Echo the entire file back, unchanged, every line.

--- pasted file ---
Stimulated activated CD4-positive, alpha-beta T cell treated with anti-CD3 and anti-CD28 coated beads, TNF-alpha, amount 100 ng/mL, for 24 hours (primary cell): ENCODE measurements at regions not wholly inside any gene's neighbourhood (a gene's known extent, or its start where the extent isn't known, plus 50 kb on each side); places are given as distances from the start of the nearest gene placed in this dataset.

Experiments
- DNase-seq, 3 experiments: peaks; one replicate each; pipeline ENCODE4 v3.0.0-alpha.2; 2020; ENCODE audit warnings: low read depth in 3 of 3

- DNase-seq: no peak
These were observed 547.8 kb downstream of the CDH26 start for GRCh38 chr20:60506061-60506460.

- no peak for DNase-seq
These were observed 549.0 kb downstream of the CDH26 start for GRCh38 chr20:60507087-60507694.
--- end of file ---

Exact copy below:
Stimulated activated CD4-positive, alpha-beta T cell treated with anti-CD3 and anti-CD28 coated beads, TNF-alpha, amount 100 ng/mL, for 24 hours (primary cell): ENCODE measurements at regions not wholly inside any gene's neighbourhood (a gene's known extent, or its start where the extent isn't known, plus 50 kb on each side); places are given as distances from the start of the nearest gene placed in this dataset.

Experiments
- DNase-seq, 3 experiments: peaks; one replicate each; pipeline ENCODE4 v3.0.0-alpha.2; 2020; ENCODE audit warnings: low read depth in 3 of 3

- DNase-seq: no peak
These were observed 547.8 kb downstream of the CDH26 start for GRCh38 chr20:60506061-60506460.

- no peak for DNase-seq
These were observed 549.0 kb downstream of the CDH26 start for GRCh38 chr20:60507087-60507694.